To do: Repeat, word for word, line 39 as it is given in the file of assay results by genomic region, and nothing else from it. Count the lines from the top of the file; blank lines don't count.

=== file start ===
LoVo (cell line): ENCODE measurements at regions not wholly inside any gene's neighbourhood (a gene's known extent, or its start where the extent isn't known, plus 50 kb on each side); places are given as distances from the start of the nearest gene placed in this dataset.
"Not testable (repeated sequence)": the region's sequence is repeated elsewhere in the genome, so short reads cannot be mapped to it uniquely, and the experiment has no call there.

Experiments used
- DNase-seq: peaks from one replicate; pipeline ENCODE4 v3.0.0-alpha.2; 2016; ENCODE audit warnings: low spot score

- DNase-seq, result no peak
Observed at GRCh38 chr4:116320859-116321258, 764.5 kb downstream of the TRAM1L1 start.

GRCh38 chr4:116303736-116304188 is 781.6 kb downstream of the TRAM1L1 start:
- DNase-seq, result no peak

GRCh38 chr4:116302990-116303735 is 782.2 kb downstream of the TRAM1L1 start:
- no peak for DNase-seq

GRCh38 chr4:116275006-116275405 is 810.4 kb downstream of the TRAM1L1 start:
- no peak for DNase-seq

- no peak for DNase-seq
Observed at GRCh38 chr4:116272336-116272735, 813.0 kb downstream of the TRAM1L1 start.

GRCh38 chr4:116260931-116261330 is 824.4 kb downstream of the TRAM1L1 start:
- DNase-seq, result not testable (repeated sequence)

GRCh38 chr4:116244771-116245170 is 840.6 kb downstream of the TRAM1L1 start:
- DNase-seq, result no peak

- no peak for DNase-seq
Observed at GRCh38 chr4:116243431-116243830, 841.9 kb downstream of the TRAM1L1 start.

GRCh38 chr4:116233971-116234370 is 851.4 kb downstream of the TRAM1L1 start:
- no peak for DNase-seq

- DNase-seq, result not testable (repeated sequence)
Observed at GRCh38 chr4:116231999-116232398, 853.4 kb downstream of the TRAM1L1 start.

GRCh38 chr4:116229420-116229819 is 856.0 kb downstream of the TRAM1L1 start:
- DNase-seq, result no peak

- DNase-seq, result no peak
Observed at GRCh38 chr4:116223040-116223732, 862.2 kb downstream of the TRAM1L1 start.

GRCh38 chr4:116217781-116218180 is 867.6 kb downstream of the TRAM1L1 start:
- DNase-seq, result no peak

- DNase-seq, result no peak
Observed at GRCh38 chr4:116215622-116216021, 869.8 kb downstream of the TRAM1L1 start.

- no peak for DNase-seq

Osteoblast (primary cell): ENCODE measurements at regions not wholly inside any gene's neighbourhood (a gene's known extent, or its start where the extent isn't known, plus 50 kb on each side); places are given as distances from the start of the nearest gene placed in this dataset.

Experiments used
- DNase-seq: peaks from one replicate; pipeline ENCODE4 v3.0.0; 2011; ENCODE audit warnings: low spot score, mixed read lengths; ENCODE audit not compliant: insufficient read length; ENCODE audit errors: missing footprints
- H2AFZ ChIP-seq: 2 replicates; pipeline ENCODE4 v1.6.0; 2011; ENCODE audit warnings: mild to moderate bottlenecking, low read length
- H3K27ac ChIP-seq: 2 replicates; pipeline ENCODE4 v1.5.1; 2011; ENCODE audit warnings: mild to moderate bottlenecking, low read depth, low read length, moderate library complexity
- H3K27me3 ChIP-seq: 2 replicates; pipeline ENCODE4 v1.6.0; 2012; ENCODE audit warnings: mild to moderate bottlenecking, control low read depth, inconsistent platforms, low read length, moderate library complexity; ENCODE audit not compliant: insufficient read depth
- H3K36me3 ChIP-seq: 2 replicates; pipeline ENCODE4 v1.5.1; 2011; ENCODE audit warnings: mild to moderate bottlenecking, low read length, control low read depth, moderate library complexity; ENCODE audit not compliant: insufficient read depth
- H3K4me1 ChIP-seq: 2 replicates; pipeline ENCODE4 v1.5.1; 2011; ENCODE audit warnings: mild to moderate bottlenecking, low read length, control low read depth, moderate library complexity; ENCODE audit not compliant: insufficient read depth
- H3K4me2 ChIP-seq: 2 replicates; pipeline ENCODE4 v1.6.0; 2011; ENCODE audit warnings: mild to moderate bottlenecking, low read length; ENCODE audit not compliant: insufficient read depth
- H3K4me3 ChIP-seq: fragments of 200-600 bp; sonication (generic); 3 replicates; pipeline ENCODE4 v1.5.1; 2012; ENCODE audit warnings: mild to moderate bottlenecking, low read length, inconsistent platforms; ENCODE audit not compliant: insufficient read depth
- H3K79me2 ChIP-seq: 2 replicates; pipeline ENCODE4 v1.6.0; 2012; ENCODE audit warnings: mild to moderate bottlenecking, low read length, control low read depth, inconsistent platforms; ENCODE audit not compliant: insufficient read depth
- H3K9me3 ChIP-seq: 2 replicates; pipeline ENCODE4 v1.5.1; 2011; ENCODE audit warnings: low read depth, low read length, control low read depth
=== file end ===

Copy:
- H3K27me3 ChIP-seq: 2 replicates; pipeline ENCODE4 v1.6.0; 2012; ENCODE audit warnings: mild to moderate bottlenecking, control low read depth, inconsistent platforms, low read length, moderate library complexity; ENCODE audit not compliant: insufficient read depth